The base flange also has a negative-draft section which receives the negative-draft locking section of the cover flange. The joinder between the negative-draft section of the base flange and the planar portion of the base flange defines a detent edge extending around the perimeter of the base. When the cover is closed and snapped shut around its perimeter, a generally continuous closure is created by the interaction of the base flange and the cover flange.
The container may be economically formed by the vacuum molding process. Consistently with that process, the walls of the base of the container have a slight draft angle, and the bottom corners tend to be rounded. In order to prevent the edges and corners of the psa sheet stock from curling by laying against the bottom corners of the container, platform means is provided at the base's bottom so the psa sheet stock lays flat. The platform means is defined by a plurality of channels which provide additional strength to the container.
When the containers of the invention are stored on shelves they are generally stored lengthwise running from the front of the shelf to the back. With the hinge on the back of the container rather than one of the sides the containers can be more densely packed per unit length of shelf when stored, thereby taking up the least amount of shelf space.
In the drawings:
FIG. 1 is an isometric view of an empty container embodying the invention with the cover wide open.
FIG. 2 is a plan view of same container again with the cover wide open, but also showing in phantom view certain elements of the cover in closed position.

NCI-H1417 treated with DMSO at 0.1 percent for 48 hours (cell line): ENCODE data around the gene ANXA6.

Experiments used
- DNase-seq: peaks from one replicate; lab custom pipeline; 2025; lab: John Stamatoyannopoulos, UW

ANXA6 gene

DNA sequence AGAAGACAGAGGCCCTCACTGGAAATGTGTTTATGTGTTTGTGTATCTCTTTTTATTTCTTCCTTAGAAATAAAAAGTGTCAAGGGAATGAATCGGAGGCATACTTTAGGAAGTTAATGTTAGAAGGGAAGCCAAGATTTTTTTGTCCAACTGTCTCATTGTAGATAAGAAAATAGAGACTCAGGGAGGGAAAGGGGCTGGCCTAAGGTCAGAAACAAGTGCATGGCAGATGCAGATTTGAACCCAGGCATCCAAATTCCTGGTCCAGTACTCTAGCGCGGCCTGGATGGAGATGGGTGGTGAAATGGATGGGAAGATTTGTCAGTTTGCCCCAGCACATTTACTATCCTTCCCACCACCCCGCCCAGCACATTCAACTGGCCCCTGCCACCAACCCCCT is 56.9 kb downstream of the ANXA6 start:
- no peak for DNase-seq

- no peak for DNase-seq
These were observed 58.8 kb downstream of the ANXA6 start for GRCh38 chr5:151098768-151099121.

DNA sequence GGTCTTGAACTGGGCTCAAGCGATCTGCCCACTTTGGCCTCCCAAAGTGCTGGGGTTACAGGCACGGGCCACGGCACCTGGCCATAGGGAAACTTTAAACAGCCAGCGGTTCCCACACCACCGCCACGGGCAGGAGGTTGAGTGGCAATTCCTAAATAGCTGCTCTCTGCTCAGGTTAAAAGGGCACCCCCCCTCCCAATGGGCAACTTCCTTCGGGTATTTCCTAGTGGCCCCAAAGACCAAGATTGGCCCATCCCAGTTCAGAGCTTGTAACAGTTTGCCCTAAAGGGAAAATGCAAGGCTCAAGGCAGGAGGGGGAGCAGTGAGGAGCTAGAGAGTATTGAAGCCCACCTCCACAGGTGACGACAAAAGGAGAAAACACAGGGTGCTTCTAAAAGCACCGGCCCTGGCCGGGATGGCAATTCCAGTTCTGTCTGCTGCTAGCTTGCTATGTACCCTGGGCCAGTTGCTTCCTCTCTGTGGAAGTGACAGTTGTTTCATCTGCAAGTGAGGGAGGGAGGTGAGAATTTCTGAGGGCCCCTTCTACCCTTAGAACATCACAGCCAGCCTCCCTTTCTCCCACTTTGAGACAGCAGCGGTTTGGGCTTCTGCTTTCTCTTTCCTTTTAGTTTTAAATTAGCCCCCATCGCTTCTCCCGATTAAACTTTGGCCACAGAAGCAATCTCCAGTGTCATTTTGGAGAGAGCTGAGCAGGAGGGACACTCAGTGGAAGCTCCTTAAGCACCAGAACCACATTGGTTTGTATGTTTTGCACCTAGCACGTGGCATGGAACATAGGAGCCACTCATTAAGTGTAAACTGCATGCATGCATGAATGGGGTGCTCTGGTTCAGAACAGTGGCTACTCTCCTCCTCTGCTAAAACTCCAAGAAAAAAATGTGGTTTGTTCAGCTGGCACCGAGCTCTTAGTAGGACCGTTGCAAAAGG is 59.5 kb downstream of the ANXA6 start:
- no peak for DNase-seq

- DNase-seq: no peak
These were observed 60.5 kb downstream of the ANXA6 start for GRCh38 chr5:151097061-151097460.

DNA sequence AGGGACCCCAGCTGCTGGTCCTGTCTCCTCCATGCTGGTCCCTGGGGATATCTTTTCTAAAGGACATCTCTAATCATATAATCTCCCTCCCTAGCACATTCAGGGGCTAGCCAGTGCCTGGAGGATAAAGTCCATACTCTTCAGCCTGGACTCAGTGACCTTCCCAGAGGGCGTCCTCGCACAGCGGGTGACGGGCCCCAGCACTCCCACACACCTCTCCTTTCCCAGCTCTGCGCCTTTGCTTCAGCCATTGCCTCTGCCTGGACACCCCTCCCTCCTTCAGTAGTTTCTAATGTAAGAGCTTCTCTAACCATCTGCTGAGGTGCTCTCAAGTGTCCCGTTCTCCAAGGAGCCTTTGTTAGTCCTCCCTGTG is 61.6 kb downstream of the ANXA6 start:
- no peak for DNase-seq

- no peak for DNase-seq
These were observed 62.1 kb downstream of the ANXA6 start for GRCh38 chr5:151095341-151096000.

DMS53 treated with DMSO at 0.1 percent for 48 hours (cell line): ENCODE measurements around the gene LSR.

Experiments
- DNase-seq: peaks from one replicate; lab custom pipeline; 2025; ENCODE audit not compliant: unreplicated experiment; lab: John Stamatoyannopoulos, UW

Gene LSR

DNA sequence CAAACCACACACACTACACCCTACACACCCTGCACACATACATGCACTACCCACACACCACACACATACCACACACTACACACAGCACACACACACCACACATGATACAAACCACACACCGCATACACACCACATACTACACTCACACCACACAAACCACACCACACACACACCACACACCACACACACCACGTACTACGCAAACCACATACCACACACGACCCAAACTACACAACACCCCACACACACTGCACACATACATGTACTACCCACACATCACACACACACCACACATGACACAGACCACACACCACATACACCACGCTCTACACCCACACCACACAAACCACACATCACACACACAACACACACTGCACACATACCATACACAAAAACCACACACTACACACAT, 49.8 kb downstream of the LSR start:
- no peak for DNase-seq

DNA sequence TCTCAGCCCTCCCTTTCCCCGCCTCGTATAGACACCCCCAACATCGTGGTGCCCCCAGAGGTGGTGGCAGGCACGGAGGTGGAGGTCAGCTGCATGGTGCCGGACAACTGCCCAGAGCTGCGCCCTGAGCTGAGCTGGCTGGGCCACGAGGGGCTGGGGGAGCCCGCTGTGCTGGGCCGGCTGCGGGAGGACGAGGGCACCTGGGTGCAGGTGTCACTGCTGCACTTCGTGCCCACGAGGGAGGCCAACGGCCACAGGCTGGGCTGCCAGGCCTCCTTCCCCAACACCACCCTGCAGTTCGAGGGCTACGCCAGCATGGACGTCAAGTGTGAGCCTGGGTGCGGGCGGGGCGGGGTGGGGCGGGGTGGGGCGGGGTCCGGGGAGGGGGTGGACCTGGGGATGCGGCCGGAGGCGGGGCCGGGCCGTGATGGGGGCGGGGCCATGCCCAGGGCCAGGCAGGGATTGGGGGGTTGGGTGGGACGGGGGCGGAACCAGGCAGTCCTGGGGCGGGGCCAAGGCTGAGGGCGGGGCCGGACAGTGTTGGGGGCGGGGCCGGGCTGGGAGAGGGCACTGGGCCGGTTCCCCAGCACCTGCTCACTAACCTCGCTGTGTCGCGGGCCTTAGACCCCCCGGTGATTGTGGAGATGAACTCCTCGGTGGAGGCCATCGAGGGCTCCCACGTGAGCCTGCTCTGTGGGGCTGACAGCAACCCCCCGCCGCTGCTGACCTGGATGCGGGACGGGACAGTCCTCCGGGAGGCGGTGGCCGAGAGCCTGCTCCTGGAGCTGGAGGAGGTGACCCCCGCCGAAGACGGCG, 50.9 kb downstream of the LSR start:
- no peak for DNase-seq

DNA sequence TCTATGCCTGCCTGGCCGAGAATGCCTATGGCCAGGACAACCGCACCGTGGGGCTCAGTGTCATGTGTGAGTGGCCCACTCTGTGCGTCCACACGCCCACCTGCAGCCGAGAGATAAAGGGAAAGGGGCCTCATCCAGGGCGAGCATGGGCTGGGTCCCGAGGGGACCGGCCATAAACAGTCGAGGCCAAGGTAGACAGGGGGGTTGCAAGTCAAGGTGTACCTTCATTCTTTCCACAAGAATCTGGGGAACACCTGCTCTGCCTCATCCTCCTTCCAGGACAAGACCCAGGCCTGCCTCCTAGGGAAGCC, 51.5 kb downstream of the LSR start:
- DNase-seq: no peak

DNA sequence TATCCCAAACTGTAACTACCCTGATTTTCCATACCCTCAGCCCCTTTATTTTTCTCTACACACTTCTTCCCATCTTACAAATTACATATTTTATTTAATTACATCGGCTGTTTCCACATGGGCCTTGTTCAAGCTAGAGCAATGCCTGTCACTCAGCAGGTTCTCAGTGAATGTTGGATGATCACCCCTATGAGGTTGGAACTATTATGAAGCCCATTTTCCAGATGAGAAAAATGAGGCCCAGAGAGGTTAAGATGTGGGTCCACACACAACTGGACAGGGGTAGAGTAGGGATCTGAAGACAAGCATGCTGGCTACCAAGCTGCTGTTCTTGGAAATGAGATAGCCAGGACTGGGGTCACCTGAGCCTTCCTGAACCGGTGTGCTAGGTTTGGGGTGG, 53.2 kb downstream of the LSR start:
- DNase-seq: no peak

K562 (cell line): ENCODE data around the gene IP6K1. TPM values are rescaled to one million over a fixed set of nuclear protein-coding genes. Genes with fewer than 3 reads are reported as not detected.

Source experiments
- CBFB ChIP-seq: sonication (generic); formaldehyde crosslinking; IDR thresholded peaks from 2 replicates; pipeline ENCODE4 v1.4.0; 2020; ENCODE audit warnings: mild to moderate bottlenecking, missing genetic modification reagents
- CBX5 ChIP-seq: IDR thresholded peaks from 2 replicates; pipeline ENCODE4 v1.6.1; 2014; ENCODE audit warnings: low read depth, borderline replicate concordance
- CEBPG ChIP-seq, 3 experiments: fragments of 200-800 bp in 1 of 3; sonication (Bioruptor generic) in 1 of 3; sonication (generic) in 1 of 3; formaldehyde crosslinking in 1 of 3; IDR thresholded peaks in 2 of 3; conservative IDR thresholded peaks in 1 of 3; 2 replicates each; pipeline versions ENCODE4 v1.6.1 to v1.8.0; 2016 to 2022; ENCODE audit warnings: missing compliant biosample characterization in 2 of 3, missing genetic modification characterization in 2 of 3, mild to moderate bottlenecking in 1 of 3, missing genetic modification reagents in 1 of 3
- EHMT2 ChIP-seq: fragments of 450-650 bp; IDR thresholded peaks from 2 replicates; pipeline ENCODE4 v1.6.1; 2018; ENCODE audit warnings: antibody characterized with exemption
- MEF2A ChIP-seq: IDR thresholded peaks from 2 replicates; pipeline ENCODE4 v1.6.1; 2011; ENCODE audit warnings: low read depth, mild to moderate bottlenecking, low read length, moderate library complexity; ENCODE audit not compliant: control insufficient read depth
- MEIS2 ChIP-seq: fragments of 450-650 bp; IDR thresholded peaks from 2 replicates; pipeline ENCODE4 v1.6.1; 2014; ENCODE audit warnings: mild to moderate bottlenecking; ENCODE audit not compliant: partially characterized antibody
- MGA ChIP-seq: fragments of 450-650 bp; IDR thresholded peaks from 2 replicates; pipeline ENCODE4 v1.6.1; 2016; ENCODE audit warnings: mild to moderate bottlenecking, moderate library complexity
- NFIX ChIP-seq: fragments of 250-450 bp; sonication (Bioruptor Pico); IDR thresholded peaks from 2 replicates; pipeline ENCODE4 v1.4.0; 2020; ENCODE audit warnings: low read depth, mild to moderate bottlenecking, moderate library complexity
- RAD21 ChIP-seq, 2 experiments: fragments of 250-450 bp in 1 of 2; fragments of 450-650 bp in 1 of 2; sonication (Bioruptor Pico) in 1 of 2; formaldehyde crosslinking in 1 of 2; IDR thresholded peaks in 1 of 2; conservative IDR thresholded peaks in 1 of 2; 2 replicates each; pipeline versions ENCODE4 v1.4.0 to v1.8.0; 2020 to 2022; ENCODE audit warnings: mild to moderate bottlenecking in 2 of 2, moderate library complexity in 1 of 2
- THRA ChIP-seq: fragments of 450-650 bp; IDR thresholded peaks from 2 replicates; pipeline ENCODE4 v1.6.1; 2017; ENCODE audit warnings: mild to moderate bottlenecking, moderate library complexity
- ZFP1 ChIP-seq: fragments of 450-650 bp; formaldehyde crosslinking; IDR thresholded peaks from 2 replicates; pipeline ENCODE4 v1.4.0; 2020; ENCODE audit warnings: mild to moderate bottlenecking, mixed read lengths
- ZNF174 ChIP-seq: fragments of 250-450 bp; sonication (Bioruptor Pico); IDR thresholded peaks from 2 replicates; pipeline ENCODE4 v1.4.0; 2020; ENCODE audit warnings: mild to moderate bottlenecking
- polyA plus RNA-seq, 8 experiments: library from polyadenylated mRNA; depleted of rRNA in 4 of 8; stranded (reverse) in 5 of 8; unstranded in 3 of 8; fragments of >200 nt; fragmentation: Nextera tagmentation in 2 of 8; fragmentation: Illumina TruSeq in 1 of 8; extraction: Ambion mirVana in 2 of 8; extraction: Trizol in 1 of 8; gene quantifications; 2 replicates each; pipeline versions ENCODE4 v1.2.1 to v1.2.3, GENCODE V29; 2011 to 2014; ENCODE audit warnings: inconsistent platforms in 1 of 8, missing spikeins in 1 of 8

FIG. 3 is a side view of the same container.
FIG. 4 is a fragmentary, cross-sectional view of the cover flange of the same container, shown on an enlarged scale, and with thicknesses exaggerated for clarity. In this view only a fragment of the cover is shown. The orientation of the cover corresponds to its closed position.
FIG. 5 is fragmentary, cross-sectional view similar to FIG. 4 but showing the base flange as well as the cover flange in the closed position.
FIG. 6 is a fragmentary, cross-sectional view taken on the plane of line 6--6 in FIG. 3, but also diagrammatically showing a few sheets of psa sheet stock in the container. Again, thicknesses are exaggerated for clarity.
Referring now to the drawings, and in particular to FIG. 1, there is shown the container which is generally referred to by reference numeral 1. The container 1 is substantially rectangular, having a base 3 and a cover 5 which are engageable and closable with each other by snap action around their entire perimeters. The container 1 is preferably formed of 40-gage non-pigmented virgin polyvinyl chloride sheet stock to the following nominal dimensions: length--11 inches, height--23/4 inches, and width--9 9/16 inches. Various molding techniques are known which could be used to form the container 1. The preferred vacuum molding process is economical and typically results in rounding of the outside bottom corners or edges 8 along the length and width of the base 3, as best seen in FIG. 6. Also, a border channel 7, best seen in FIG. 6, is formed during molding. The border channel 7 extends around the perimeter of the bottom 9 of the base 3.
Referring to FIG. 2, the bottom 9 includes a rectangular array of intersecting channels 19 and raised pads 25. This array is bounded by border channel 7. The array has a generally waffled configuration and includes a series of channels 13 which are parallel to the end walls 15 and 17. Another series of channels 19 is provided which are parallel to side walls 21 and 23.
Between the series of channels 13 and 19 are a multiplicity of raised pads 25. The raised pads 25 provide a substantially flat surface upon which the psa sheet stock 26 rests, as best shown in FIG. 6. The stock 26 overhangs the raised pads 25 which are contiguous to the border channel 7. This occurs on all four sides of the psa sheet stock 26, so the stock is held slightly above the curved outside bottom corners or edges 8, and the edges and corners of the lowermost sheets of stock 26 cannot be curled or bent by contact with the curved edges 8.